“I know how much you loved her Anand. You tried your best.”
“I still don’t get it Sanjana. She thought as positively as she could. I really thought the Universe listens to that kind of stuff.”
“I think you need to forgive the Universe as much as you need to forgive yourself.”
“Yeah, maybe the Universe doesn’t actually bother about us as much as we thought it did,” Anand added despondently.
“Why do you think that?”
“Oh c’mon Sanjana! The Universe doesn’t owe anyone a favor.”
Sanjana placed her hand on his back to comfort him.
“I knew that Alchemist book was nothing but gibberish,” she added to cheer him up.
He finally showed a hint of a smile.
“You know what I realize now?”
“I’m all ears Anand.”
“I think we all try to find too much meaning out of everything. Today, a bunch of ants got killed by the accidental stepping of my foot, but the Universe could have done something to prevent such a massacre. But that didn’t happen. Perhaps the only understanding that concerns us is that there is no profound meaning to be realized. Life just comes and goes.”
“You do realize you are going to put a lot of self-proclaimed Godmen out of business.”
They both let out a hearty chuckle.
Anand and Sanjana met again over more such dates. They had the uncanny ability to guess each other thoughts without thinking them through.
It was relieving for him to share his sufferings without having the courage to reveal them.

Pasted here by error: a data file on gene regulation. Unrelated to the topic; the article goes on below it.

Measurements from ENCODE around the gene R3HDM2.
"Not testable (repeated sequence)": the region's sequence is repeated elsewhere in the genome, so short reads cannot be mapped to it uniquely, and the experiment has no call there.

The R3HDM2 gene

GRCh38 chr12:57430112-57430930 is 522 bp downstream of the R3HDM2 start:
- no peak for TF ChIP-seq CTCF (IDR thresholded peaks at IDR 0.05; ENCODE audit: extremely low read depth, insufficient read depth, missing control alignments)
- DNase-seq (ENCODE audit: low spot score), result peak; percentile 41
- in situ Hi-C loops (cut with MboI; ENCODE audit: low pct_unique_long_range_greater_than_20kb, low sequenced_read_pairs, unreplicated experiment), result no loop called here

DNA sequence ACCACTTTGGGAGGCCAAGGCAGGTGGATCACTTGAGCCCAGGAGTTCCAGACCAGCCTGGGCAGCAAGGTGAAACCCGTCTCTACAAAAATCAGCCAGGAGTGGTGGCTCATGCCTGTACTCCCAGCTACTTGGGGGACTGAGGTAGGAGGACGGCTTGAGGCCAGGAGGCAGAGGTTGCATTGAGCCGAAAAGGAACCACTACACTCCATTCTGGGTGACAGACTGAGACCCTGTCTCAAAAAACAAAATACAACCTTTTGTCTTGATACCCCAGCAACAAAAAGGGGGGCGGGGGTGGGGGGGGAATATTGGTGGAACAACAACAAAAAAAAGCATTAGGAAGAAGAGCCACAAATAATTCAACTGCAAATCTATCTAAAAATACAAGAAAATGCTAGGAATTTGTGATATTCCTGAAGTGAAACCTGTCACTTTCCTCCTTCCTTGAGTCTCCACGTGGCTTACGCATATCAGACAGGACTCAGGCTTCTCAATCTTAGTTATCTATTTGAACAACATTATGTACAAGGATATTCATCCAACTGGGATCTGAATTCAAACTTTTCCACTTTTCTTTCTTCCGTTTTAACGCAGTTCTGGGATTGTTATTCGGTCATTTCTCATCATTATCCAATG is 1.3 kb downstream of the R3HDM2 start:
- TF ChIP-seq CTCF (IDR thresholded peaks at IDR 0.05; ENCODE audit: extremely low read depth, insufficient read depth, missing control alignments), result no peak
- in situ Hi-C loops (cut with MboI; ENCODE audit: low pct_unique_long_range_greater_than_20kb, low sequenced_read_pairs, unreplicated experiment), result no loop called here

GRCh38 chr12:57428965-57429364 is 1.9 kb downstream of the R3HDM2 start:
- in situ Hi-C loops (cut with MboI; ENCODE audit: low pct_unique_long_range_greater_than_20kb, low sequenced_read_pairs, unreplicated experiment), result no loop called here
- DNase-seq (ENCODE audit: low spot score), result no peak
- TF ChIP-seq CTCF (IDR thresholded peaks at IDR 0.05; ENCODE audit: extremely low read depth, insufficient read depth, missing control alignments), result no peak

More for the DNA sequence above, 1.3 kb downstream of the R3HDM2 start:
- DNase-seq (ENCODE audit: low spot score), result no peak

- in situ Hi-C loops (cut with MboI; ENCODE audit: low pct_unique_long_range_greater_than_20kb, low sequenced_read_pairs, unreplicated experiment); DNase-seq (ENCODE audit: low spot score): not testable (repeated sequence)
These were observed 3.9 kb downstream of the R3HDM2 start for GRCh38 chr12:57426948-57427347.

“I didn’t have too much faith in this God system before and I have completely deserted the belief now,” Anand stated nonchalantly.
“The mind is a tricky thing to tame Anand. Faith can help in that department.”
“Is Sanjana, the committed atheist, condoning religion now?”
“All I’m saying is that it works for some and doesn’t work for others. Unless of course some holy fella starts telling me how I’m doomed to go to hell for wearing this skirt and drinking some wine.”
“Skirts suit you….I mean you look nice… in everything.”
She caught him blushing and pecked him on the cheek, just as spontaneously as his response.
A month later, Sanjana was taking an auto to Anand’s new apartment in Delhi when she saw him heading towards the Mata Mandir that was located around the block.
He emerged from the temple with a tilak on his forehead and a thali of prasad to feed the local beggars.
Urvashi used to do the same.
Surprised to see him in this avatar, she did not utter a word.
He did not respond either.
Seconds later, they both erupted in laughter.
“So Mr. Anand has finally caved in, has he?”
But Anand could not stop laughing.
She hugged him with as much love as she could beget.
The laughter ceased, and she could feel his warm tears rolling down the back of her kameez.